UA scientists are using hundreds of years of tree ring data to empower Guatemalan farmers.
In Guatemala, half the population lives in impoverished rural areas. Their livelihoods depend on growing maize or potatoes, as well as cash crops like sugar, bananas, and coffee—all of which depend on rain. But climate models predict higher temperatures and decreased rainfall in Guatemala’s future, making the survival of these communities even more precarious.
These models, however, are based on fairly limited climate records. That’s where Kevin Anchukaitis comes in. Anchukaitis, associate professor in the University of Arizona’s School of Geography and Development, has been traveling regularly to Guatemala as part of his research since 2008.
According to Anchukaitis, the more data behind the model, the more accurate the prediction. So, using tree-ring science, he is working to fill in gaps in Guatemala’s climate records in the hopes of better understanding the future of its agriculture and its communities. Anchukaitis and his team—including Guatemalan scientist Diego Pons, University of Denver professor Matthew Taylor, and UA graduate student Talia Anderson—have been able to reconstruct the country’s past climate as far back as the 1600s.
In tree rings from the western highlands of Guatemala, the team has observed past climate trends including multiyear droughts—one of which lasted eight consecutive seasons. While they’ve found that the country’s recent rainfall patterns aren’t necessarily unusual in the long run, a drought of this intensity would pose a serious challenge to farmers in the region if it occurred again.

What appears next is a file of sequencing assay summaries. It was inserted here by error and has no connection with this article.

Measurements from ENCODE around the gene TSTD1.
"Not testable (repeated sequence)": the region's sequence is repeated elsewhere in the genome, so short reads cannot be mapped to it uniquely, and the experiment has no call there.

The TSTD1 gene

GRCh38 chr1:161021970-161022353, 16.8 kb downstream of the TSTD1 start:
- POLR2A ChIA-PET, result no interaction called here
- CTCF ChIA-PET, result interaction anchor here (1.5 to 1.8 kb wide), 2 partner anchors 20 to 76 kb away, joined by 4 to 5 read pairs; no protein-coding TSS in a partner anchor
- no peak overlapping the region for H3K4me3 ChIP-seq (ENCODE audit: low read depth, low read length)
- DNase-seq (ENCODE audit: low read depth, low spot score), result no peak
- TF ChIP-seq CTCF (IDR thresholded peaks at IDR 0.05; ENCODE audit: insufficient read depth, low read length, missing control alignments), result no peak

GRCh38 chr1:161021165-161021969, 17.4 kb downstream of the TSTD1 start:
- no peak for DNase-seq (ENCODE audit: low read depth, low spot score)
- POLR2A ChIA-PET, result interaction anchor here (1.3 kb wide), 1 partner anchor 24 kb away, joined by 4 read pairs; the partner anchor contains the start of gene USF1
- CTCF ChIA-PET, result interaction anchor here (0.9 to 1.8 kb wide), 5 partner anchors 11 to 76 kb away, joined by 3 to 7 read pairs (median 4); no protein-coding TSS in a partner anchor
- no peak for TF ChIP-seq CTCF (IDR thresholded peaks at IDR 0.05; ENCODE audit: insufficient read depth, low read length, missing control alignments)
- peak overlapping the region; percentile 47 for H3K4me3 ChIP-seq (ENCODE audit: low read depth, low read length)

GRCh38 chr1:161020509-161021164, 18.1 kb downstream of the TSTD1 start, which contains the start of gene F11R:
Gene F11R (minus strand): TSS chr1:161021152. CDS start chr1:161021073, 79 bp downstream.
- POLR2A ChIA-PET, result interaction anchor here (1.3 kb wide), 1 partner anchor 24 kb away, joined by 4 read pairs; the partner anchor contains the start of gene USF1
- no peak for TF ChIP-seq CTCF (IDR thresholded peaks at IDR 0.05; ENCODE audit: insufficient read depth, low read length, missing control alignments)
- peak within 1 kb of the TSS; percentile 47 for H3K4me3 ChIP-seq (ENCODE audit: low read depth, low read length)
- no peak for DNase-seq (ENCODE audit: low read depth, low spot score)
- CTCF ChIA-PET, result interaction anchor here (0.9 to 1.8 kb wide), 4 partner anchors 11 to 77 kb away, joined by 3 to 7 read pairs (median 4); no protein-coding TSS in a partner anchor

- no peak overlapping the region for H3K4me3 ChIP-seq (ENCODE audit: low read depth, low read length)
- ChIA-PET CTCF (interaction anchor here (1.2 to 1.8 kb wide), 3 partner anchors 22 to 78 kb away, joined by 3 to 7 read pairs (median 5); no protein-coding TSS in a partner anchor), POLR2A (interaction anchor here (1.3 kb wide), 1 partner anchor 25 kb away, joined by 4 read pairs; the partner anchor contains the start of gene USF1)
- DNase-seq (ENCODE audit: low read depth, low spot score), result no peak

That’s why Anchukaitis and his team believe the most important part of their work is communicating their findings with community members and stakeholders. Knowing about climate variability and its effects on the landscape can help them prepare for fluctuations in rainfall—both big and small.
“If we really want to improve the chances that communities will be more resilient and less vulnerable to climate change, then we need to bring information back to them once we’ve got it so it can be integrated into planning for the future,” says Anchukaitis.
They spend much of their time not only gathering tree ring samples but talking with members of the community—including Todos Santos Cuchumatán community leader Don Jerónimo Pablo Ramírez—about their findings.
“We maintain the forest and we take care of it because this will benefit us later, in the future,” says Ramírez. “This forest is important because with these woods, we will survive.”
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— Kevin Anchukaitis (@thirstygecko) November 15, 2017